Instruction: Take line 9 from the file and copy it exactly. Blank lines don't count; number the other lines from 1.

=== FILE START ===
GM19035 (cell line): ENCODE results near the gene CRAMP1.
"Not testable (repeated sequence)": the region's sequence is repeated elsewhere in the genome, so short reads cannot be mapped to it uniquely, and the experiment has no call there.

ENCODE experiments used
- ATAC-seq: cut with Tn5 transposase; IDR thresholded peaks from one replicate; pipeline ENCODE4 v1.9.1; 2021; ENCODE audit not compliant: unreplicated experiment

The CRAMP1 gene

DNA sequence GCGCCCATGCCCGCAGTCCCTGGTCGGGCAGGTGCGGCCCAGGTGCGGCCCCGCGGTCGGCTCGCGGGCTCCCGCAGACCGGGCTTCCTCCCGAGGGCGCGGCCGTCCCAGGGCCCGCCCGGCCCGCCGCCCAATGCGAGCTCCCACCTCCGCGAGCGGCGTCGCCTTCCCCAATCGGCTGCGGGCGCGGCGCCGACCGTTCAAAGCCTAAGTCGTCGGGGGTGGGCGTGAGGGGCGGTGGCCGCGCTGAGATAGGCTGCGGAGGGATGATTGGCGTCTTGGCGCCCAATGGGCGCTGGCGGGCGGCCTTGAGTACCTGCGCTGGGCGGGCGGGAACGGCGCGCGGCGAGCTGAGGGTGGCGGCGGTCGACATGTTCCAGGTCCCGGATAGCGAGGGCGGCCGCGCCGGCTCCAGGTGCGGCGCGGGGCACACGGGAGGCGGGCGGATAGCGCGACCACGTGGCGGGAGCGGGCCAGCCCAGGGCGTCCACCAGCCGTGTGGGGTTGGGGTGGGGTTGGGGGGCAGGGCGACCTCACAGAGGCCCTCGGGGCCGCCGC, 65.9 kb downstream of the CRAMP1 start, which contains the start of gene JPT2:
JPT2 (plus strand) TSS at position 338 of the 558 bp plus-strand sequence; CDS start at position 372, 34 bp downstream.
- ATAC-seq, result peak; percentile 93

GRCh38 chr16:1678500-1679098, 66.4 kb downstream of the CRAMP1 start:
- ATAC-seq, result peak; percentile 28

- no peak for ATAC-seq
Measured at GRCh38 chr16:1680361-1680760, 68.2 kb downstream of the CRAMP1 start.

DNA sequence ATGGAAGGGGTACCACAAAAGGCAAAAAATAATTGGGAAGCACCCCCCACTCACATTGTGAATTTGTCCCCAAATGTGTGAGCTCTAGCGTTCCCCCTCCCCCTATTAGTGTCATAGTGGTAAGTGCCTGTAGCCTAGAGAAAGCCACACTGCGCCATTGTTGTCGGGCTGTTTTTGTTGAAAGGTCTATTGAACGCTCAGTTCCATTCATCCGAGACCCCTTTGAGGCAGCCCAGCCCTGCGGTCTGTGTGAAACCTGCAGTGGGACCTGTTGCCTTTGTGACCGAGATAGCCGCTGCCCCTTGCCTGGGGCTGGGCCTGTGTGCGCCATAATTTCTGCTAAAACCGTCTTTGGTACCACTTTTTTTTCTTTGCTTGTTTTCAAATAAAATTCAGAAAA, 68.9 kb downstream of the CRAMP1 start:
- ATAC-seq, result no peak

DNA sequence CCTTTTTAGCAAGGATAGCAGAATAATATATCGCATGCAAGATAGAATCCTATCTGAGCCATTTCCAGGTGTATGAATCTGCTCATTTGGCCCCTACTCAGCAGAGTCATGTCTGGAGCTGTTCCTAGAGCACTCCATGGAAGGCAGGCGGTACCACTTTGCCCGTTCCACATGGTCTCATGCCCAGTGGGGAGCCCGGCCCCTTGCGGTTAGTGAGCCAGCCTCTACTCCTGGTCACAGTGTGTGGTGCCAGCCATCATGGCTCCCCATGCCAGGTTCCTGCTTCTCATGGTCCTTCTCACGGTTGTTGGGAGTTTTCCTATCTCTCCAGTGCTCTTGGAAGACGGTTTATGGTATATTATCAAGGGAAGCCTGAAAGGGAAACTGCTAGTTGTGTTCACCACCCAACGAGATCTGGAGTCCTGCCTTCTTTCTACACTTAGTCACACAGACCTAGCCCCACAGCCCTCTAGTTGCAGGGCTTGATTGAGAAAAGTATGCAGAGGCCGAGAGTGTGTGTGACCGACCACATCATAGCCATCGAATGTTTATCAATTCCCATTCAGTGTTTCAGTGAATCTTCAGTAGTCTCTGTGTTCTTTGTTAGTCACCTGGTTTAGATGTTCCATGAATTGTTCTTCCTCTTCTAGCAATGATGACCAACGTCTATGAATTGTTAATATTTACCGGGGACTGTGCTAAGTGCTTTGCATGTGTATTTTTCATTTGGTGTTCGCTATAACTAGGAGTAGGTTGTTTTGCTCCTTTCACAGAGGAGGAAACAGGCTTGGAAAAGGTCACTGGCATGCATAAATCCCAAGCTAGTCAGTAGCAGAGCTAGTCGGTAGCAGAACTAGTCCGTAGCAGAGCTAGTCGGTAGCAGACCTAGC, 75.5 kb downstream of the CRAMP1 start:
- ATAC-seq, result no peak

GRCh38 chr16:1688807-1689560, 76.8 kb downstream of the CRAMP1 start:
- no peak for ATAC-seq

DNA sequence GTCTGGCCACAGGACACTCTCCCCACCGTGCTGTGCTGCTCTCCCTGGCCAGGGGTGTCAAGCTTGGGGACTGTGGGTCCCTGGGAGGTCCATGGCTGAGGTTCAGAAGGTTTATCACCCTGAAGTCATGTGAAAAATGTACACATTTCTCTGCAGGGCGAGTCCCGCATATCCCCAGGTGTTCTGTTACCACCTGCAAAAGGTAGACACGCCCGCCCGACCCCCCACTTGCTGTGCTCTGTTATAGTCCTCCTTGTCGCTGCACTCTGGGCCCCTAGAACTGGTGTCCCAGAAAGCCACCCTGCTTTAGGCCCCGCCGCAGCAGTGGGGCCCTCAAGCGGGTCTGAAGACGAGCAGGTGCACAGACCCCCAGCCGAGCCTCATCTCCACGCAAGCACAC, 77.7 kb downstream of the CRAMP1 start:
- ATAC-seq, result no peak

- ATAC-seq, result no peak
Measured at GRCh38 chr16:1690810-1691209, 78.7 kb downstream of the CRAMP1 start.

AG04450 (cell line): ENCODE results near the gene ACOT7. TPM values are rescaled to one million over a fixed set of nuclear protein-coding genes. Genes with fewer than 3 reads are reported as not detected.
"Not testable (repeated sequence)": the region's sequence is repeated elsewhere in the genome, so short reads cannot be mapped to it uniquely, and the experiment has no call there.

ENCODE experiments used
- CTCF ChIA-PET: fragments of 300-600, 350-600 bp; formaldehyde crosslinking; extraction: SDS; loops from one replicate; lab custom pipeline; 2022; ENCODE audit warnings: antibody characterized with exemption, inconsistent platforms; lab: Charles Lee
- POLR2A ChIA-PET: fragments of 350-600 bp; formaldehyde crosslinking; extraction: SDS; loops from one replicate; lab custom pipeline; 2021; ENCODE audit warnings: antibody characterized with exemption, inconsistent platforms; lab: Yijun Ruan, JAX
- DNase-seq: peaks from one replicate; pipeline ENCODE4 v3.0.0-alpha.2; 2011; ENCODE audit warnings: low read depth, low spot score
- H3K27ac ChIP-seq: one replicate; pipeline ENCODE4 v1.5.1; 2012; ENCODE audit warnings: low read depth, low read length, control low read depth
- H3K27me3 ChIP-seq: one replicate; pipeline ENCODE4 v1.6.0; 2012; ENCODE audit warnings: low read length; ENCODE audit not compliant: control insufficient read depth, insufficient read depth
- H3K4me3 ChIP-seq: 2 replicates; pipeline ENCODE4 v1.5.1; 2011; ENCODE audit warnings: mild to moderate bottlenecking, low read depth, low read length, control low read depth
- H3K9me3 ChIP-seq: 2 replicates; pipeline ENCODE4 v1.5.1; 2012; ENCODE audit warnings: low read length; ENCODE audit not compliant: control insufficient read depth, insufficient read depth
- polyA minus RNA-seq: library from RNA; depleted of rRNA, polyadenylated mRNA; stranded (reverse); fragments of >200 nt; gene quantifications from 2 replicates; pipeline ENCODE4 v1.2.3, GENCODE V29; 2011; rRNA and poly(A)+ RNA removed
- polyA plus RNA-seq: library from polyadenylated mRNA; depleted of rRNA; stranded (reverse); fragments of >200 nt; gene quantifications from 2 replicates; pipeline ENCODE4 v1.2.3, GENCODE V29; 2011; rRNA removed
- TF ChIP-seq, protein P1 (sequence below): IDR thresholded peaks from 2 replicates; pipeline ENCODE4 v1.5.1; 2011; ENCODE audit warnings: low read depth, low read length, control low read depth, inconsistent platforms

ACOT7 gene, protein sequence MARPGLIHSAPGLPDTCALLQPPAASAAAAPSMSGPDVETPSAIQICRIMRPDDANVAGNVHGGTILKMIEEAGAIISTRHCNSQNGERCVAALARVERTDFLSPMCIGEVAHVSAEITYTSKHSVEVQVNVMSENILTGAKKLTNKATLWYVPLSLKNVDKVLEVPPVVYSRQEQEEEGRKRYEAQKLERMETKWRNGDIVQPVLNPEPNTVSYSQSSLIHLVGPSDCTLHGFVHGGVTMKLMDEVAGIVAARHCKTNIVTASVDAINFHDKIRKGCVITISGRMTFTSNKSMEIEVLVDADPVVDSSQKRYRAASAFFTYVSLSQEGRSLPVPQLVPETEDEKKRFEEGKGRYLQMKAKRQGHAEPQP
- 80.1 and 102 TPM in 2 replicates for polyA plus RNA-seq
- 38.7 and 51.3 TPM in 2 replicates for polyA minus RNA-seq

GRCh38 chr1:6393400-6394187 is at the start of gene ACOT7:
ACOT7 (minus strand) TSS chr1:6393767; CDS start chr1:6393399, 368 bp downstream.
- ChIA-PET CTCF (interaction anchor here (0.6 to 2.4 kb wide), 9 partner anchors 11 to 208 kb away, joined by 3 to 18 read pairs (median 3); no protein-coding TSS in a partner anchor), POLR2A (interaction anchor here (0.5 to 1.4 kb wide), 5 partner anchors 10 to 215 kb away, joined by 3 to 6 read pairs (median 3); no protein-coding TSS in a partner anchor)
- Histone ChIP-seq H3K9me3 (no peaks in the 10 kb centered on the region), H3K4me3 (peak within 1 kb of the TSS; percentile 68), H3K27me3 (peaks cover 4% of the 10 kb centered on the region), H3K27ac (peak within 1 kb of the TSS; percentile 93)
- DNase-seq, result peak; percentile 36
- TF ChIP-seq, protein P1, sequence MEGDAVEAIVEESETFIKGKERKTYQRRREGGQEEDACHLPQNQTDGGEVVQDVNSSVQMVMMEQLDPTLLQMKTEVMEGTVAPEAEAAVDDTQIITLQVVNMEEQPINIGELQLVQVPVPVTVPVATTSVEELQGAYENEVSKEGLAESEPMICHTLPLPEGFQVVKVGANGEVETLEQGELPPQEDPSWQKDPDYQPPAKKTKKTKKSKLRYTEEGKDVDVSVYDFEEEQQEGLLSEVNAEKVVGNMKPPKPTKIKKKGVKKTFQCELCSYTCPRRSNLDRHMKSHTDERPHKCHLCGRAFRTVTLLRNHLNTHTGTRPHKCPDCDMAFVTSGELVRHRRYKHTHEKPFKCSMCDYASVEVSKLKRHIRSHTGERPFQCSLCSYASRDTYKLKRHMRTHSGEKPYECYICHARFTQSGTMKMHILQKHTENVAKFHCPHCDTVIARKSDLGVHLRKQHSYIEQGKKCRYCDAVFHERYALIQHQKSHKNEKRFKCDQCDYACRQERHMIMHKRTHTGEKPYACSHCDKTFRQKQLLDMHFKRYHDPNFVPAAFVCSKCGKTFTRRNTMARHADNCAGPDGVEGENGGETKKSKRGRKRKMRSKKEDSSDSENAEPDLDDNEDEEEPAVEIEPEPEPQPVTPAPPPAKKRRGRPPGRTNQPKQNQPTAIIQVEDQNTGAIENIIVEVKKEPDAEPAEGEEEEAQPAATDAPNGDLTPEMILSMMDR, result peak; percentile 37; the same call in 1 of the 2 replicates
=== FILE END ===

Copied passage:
GRCh38 chr16:1678500-1679098, 66.4 kb downstream of the CRAMP1 start: